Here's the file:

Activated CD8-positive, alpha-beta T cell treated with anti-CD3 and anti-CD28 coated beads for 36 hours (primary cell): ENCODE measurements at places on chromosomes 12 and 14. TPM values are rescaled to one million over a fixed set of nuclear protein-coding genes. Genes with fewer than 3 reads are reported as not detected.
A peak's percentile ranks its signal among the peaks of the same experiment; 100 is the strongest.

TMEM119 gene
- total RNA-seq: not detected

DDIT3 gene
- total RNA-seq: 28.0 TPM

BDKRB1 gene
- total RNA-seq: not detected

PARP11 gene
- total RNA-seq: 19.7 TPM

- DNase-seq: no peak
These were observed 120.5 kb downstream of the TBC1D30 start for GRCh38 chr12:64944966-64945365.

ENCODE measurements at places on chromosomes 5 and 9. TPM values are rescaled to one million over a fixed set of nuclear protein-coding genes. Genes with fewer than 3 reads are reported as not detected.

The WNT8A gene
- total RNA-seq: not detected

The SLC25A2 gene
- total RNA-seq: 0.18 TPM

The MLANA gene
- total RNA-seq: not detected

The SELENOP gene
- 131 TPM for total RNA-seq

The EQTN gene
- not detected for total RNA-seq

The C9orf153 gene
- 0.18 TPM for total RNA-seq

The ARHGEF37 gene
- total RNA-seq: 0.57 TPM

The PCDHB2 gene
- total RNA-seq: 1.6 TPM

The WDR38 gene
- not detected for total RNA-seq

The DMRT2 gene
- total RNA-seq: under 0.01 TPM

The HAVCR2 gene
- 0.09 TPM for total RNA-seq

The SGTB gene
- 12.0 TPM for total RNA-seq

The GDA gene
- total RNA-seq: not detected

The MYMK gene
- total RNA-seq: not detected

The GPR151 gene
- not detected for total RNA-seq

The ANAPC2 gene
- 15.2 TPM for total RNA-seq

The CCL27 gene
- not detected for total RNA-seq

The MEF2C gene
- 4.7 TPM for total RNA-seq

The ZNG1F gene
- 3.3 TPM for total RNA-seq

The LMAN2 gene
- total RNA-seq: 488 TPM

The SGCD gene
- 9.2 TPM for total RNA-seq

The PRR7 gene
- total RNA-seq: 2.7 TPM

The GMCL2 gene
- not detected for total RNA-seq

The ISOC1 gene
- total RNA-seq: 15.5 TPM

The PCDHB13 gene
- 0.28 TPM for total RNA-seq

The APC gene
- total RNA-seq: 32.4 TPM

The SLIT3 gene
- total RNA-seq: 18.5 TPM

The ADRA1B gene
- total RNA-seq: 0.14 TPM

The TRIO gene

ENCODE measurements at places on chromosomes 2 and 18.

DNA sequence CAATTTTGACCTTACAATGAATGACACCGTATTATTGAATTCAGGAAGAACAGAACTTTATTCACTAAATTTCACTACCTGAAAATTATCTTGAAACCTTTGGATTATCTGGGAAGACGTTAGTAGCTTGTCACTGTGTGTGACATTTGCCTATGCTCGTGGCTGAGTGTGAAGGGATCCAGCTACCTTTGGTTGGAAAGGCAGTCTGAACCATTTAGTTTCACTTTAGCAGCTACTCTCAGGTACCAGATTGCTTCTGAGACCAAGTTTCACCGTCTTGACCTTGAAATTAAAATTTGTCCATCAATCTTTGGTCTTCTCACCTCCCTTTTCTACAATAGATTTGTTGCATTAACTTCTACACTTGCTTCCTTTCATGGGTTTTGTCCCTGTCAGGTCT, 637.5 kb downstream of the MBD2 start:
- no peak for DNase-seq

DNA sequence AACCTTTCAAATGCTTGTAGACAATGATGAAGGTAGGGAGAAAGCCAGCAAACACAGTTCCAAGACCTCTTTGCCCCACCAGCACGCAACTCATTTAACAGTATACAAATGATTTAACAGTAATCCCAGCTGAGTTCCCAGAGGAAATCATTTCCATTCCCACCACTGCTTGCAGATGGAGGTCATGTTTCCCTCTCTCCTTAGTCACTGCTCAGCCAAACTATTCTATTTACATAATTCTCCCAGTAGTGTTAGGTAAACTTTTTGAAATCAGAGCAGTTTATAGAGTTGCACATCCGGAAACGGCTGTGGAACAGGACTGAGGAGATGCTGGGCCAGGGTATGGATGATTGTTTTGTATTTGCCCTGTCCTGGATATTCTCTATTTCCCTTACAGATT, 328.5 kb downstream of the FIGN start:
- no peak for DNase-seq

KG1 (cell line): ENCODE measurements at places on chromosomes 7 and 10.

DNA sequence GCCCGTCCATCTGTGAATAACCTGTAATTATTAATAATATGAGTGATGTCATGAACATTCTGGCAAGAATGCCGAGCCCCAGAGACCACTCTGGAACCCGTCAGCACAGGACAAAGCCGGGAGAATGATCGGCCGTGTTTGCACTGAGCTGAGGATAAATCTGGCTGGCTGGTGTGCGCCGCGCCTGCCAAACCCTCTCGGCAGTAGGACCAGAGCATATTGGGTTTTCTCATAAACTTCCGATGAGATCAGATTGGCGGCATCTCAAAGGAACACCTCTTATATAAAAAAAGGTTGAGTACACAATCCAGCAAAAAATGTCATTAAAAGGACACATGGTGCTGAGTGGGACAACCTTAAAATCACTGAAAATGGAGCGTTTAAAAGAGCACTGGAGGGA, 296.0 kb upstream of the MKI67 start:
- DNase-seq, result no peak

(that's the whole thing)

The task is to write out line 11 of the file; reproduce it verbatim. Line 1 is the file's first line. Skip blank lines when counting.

- DNase-seq: no peak